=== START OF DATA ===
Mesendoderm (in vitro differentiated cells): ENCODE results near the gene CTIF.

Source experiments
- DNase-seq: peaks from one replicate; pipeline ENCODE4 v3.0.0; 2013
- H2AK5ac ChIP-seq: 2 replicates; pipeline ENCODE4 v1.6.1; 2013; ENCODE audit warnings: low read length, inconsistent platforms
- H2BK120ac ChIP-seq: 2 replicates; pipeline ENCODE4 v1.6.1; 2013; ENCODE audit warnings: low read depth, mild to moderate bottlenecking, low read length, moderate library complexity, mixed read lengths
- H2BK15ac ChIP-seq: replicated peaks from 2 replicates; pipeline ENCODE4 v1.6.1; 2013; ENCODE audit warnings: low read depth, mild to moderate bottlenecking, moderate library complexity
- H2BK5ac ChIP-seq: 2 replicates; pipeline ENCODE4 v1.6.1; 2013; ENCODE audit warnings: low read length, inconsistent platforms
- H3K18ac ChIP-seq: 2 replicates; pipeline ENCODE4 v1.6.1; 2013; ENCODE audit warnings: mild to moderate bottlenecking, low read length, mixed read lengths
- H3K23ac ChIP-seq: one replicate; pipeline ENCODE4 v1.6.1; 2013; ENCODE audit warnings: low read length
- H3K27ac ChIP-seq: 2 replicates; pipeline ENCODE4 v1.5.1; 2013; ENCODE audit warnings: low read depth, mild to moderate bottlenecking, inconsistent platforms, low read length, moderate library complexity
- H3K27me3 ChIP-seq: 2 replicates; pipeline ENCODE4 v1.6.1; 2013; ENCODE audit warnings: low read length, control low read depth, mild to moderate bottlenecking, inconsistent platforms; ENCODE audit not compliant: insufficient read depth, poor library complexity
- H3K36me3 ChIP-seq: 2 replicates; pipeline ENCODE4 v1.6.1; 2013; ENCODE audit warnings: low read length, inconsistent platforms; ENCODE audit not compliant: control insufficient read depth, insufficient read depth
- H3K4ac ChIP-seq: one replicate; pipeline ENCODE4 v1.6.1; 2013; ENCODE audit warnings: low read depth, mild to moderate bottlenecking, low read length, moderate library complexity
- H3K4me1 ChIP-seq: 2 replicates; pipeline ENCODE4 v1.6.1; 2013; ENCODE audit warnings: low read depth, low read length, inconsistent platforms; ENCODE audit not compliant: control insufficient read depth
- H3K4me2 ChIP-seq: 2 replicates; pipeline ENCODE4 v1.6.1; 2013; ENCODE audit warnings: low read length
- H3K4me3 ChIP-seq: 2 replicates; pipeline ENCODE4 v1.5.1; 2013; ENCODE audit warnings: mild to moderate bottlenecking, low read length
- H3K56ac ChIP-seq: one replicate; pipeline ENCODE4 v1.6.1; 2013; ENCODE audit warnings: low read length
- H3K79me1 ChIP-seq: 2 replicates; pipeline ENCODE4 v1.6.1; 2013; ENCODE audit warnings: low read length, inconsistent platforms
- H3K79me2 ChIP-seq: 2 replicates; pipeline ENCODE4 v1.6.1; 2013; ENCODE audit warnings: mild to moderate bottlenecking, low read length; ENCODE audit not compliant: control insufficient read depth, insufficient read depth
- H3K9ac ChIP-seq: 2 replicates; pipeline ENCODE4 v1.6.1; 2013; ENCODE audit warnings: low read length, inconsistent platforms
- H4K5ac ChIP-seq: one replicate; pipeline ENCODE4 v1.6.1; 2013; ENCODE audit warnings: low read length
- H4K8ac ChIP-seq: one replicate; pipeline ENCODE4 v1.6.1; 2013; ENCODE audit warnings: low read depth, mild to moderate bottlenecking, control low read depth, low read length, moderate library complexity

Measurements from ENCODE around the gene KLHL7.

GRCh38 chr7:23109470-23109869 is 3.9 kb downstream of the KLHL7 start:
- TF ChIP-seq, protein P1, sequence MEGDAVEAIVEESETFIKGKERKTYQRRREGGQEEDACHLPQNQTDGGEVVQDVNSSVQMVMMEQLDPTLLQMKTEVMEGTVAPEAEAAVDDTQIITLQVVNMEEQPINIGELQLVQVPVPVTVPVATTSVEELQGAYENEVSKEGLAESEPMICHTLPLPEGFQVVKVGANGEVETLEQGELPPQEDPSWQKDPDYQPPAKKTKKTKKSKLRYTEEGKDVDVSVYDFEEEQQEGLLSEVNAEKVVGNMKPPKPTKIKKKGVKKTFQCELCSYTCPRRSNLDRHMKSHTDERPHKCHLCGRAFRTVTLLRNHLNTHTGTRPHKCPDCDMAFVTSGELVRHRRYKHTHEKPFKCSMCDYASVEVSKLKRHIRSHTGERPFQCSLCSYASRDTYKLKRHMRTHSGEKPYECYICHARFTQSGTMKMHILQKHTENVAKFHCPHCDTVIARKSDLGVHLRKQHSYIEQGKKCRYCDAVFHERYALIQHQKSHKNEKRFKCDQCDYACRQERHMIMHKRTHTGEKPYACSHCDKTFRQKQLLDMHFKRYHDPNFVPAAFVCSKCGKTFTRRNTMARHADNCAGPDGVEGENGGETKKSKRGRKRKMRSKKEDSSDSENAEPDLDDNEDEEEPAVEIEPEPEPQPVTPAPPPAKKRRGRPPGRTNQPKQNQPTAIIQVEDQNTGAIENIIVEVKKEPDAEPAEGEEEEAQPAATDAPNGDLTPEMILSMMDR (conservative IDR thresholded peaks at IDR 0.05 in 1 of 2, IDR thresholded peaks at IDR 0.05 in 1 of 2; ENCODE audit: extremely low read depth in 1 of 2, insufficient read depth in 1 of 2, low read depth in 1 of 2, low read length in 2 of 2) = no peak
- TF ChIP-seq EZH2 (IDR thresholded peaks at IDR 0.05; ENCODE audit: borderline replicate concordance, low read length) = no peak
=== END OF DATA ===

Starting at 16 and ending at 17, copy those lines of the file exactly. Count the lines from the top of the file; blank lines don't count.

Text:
- H3K4me3 ChIP-seq: 2 replicates; pipeline ENCODE4 v1.5.1; 2013; ENCODE audit warnings: mild to moderate bottlenecking, low read length
- H3K56ac ChIP-seq: one replicate; pipeline ENCODE4 v1.6.1; 2013; ENCODE audit warnings: low read length